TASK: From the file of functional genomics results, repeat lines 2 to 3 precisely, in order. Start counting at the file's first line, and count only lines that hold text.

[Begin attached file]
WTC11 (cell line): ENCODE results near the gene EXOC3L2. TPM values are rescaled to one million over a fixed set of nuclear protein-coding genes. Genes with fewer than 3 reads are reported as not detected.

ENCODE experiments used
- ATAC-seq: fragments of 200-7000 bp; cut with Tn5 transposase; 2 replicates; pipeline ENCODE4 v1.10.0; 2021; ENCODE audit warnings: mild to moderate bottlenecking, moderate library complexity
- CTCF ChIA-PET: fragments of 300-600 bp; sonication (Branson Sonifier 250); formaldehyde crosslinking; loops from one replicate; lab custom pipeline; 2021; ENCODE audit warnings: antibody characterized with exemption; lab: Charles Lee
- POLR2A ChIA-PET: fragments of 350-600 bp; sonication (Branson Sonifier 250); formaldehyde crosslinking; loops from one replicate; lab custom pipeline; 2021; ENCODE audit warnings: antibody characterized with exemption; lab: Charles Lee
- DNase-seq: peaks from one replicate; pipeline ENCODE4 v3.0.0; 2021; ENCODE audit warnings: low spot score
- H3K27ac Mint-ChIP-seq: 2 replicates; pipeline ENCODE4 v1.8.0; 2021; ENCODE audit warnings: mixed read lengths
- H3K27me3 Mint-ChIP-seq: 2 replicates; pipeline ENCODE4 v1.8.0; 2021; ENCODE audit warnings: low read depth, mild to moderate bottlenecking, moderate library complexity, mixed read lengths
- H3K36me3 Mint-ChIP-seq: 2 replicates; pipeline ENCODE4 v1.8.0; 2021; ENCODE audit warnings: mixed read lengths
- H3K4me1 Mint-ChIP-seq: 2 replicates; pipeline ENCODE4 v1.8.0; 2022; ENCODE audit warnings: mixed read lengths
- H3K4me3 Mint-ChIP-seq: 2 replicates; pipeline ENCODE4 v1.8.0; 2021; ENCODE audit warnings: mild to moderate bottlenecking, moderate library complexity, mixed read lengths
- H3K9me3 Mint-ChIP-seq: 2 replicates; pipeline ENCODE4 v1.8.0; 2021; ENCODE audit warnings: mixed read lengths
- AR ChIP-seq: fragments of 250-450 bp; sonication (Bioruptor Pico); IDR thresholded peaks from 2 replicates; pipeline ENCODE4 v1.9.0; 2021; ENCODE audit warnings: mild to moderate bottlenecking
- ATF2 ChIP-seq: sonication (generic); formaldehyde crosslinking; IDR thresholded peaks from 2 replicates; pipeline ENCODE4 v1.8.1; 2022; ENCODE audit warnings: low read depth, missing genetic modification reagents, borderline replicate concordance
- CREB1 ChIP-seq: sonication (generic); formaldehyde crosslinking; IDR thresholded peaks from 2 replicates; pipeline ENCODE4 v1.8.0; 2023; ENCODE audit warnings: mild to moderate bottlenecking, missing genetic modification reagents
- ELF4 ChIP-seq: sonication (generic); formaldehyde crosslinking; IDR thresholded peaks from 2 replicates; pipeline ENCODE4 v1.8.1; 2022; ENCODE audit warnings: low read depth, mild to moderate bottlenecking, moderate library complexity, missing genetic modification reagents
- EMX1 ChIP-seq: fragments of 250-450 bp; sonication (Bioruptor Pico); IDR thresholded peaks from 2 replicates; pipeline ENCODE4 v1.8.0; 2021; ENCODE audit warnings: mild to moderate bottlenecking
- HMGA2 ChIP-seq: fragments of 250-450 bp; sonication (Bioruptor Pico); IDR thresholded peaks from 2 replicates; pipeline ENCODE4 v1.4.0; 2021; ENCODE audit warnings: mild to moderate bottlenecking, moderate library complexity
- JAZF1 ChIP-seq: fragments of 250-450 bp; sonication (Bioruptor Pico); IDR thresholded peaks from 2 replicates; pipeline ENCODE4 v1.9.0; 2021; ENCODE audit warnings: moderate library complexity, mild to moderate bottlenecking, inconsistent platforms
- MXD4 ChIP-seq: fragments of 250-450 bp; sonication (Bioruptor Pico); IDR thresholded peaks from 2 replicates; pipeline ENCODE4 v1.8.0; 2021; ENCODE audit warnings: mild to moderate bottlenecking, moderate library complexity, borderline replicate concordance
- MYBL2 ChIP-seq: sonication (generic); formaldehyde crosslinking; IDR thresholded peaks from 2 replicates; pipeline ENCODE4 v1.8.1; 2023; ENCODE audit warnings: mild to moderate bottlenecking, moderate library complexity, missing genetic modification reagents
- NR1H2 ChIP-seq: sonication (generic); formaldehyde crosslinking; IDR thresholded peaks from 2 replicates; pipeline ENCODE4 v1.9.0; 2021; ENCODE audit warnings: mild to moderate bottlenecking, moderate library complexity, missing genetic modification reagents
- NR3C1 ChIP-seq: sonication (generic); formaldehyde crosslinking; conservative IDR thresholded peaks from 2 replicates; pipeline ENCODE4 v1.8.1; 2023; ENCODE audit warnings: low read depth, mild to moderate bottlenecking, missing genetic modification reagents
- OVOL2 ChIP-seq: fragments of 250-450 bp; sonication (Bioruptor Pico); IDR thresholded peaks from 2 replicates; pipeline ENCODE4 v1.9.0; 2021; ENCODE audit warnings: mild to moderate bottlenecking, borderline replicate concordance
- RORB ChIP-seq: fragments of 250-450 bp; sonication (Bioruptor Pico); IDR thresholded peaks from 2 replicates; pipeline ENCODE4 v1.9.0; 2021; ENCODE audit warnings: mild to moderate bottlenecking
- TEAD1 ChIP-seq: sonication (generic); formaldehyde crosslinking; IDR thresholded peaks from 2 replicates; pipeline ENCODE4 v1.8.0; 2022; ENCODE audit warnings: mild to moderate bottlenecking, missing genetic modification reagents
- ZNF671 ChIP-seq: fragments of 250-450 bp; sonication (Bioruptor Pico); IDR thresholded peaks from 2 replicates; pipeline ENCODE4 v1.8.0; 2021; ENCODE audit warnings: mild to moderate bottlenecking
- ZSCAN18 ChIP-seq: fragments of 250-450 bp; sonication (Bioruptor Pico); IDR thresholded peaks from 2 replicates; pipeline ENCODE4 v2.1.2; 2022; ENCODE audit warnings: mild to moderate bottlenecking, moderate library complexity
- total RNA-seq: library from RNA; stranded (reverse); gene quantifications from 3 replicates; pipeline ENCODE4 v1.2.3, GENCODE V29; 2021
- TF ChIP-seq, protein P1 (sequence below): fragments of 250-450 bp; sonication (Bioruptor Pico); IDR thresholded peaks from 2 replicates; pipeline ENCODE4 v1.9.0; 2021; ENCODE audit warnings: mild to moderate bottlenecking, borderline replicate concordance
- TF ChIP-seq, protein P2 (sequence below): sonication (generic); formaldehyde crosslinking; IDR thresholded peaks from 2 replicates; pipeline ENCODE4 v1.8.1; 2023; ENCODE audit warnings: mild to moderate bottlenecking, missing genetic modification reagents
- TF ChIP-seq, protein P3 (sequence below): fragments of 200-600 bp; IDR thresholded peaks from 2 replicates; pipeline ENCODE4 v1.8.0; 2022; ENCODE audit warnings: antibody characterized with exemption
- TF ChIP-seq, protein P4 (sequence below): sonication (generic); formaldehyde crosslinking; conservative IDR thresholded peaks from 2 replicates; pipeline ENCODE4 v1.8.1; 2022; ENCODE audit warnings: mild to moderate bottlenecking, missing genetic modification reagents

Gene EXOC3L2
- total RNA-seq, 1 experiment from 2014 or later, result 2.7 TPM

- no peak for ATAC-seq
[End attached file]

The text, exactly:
ENCODE experiments used
- ATAC-seq: fragments of 200-7000 bp; cut with Tn5 transposase; 2 replicates; pipeline ENCODE4 v1.10.0; 2021; ENCODE audit warnings: mild to moderate bottlenecking, moderate library complexity